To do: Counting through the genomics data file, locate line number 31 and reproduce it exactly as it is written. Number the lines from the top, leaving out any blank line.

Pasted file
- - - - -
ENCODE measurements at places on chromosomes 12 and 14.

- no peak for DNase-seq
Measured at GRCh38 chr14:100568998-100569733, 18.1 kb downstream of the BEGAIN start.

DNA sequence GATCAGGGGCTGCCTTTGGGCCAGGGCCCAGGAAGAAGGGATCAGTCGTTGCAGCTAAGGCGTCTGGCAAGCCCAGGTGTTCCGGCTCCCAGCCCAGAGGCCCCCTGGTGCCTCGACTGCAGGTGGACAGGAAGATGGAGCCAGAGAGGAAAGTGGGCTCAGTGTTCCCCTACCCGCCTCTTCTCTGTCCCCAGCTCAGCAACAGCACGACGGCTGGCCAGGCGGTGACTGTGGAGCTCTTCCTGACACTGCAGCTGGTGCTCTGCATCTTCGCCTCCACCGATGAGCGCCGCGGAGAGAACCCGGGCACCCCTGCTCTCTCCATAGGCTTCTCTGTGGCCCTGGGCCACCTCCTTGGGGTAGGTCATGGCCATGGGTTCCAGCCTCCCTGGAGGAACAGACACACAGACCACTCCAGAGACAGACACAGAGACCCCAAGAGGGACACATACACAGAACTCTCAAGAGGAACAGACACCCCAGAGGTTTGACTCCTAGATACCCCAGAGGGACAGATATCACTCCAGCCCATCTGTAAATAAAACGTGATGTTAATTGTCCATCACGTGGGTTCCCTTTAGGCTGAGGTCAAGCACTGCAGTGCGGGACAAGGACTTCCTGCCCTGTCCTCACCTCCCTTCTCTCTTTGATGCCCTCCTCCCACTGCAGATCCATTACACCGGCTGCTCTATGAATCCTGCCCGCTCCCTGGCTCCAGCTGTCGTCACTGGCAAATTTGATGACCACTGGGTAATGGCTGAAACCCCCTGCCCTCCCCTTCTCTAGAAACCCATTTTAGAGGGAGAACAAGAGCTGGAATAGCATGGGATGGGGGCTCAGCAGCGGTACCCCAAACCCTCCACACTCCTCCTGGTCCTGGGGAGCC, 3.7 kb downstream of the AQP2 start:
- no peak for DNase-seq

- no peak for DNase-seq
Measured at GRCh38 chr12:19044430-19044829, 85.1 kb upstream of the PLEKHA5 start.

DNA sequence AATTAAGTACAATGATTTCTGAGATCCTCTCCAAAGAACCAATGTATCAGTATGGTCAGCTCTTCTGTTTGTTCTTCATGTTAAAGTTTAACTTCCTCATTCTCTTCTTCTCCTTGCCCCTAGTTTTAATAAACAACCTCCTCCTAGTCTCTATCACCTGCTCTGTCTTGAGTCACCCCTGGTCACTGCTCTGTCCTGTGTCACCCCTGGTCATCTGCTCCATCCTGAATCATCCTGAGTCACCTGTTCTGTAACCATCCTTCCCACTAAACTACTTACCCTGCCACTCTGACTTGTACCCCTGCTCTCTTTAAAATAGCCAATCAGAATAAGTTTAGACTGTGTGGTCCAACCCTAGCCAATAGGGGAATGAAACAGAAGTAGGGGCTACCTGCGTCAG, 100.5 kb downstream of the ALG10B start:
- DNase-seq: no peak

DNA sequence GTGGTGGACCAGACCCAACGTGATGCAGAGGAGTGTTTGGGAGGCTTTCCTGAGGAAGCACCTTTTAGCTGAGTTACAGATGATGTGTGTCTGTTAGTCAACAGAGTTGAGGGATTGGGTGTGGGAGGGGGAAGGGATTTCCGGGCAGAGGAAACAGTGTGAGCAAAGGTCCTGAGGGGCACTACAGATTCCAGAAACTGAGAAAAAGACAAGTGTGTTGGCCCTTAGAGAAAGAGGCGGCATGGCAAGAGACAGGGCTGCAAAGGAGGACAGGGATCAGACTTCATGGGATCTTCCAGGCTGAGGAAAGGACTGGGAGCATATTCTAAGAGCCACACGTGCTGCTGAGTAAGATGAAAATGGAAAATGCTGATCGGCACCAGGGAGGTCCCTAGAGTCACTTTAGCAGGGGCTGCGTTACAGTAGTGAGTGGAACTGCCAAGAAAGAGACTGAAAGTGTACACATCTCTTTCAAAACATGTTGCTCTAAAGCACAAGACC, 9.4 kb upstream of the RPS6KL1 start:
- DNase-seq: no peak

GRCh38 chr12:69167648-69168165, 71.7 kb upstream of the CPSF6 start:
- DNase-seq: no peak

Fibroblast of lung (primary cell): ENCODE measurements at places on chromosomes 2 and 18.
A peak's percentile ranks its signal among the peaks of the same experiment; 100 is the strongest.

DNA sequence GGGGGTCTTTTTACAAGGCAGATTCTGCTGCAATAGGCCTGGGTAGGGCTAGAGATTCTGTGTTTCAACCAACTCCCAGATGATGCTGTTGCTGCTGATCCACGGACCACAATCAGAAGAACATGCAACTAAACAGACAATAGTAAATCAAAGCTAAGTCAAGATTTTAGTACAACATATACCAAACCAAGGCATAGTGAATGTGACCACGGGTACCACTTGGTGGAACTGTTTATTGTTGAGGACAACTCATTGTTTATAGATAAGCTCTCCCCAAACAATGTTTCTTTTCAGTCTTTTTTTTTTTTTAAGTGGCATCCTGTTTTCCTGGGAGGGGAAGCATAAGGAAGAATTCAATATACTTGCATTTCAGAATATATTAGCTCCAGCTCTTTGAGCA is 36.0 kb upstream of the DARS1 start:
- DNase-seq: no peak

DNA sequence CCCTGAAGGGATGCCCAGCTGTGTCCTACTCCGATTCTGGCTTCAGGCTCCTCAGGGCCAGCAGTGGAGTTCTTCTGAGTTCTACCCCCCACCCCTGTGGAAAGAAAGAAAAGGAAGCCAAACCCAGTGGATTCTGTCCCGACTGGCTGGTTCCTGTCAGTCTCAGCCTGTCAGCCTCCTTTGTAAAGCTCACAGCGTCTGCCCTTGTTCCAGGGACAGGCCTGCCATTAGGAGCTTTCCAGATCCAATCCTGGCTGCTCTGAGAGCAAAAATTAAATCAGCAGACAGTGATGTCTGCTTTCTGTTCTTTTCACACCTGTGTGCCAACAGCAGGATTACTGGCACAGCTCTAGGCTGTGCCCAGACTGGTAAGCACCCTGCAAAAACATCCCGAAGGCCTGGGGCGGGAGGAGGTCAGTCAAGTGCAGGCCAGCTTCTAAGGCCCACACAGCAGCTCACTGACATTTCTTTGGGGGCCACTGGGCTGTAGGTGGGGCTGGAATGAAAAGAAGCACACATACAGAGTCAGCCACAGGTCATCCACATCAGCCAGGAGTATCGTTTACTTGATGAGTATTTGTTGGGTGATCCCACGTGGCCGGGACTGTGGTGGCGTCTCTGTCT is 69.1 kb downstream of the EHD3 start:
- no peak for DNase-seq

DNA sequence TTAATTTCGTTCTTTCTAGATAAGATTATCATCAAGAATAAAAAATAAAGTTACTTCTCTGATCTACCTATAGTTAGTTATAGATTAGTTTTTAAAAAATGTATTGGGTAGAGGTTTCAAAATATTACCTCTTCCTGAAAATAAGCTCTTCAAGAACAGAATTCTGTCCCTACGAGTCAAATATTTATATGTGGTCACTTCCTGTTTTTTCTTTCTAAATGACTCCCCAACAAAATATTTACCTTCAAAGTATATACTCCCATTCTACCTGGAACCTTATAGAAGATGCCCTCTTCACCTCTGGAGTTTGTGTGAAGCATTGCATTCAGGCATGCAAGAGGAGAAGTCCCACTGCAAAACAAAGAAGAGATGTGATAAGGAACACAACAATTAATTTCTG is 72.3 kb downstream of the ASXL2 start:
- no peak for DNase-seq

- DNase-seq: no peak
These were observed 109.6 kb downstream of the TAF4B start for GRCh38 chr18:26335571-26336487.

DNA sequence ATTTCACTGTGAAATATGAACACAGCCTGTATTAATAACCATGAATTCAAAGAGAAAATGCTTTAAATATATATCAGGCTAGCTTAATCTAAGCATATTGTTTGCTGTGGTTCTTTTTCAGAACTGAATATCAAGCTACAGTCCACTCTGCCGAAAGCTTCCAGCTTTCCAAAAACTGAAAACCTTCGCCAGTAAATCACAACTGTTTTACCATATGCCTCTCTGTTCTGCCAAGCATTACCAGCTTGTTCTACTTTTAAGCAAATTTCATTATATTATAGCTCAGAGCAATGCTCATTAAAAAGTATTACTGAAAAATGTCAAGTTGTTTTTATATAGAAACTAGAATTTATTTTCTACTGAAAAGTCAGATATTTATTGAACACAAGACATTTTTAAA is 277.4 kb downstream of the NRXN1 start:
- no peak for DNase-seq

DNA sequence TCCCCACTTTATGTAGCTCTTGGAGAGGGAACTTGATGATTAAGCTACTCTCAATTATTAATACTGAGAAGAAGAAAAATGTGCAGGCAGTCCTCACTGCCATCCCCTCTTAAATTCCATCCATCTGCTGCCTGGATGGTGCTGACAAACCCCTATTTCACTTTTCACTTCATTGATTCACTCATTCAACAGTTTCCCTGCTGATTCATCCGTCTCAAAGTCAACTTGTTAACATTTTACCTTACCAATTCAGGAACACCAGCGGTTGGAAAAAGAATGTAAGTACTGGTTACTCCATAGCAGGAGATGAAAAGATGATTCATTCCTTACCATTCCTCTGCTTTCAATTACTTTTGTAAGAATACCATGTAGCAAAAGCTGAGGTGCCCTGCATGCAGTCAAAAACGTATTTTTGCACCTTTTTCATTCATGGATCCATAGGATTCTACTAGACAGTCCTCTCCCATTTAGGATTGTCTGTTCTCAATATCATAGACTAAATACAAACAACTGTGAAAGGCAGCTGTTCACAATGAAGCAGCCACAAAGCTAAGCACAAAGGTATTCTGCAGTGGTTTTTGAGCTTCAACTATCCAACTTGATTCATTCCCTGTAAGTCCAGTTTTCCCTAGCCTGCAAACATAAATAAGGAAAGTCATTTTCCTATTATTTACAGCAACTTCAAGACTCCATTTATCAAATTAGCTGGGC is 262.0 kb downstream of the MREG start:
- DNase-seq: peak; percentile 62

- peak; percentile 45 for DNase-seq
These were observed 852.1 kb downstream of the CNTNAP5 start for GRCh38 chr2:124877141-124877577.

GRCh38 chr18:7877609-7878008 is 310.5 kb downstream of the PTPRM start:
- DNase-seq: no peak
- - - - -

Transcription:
- DNase-seq: no peak